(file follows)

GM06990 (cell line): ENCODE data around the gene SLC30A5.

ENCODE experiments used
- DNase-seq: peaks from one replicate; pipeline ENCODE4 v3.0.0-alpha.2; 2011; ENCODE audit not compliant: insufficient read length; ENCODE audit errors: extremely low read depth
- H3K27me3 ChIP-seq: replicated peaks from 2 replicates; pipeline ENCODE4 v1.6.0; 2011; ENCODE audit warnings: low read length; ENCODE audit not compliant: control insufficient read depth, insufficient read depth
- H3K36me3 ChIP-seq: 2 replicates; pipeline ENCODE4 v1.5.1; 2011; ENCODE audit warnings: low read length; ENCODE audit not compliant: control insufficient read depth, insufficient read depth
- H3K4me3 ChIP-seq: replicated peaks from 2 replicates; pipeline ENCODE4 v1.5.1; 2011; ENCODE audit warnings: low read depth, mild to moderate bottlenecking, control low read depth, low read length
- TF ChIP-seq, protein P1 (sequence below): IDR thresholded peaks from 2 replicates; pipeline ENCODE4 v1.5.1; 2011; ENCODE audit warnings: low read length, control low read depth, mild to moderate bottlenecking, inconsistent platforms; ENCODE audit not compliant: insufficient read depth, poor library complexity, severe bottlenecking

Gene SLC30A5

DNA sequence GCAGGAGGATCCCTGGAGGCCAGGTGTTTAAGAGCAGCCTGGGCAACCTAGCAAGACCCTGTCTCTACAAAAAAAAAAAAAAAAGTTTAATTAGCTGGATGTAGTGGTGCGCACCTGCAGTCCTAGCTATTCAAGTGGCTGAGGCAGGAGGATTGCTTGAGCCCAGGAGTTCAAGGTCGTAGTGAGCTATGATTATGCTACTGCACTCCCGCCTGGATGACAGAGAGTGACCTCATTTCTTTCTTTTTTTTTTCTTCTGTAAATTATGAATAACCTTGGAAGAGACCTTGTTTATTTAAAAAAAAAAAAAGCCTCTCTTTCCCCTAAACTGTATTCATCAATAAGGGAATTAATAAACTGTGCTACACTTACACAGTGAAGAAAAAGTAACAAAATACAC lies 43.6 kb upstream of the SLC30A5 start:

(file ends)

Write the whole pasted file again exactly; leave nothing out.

GM06990 (cell line): ENCODE data around the gene SLC30A5.

ENCODE experiments used
- DNase-seq: peaks from one replicate; pipeline ENCODE4 v3.0.0-alpha.2; 2011; ENCODE audit not compliant: insufficient read length; ENCODE audit errors: extremely low read depth
- H3K27me3 ChIP-seq: replicated peaks from 2 replicates; pipeline ENCODE4 v1.6.0; 2011; ENCODE audit warnings: low read length; ENCODE audit not compliant: control insufficient read depth, insufficient read depth
- H3K36me3 ChIP-seq: 2 replicates; pipeline ENCODE4 v1.5.1; 2011; ENCODE audit warnings: low read length; ENCODE audit not compliant: control insufficient read depth, insufficient read depth
- H3K4me3 ChIP-seq: replicated peaks from 2 replicates; pipeline ENCODE4 v1.5.1; 2011; ENCODE audit warnings: low read depth, mild to moderate bottlenecking, control low read depth, low read length
- TF ChIP-seq, protein P1 (sequence below): IDR thresholded peaks from 2 replicates; pipeline ENCODE4 v1.5.1; 2011; ENCODE audit warnings: low read length, control low read depth, mild to moderate bottlenecking, inconsistent platforms; ENCODE audit not compliant: insufficient read depth, poor library complexity, severe bottlenecking

Gene SLC30A5

DNA sequence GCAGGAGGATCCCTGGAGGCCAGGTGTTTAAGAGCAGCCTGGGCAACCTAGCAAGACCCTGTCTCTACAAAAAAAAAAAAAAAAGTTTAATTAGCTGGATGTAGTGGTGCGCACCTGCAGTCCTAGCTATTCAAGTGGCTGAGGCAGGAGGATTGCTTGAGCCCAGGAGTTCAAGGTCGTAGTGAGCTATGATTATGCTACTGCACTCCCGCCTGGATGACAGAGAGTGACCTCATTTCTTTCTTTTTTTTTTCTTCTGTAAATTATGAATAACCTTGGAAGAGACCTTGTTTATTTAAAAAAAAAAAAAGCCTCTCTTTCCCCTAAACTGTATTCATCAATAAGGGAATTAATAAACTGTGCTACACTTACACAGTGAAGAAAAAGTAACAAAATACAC lies 43.6 kb upstream of the SLC30A5 start: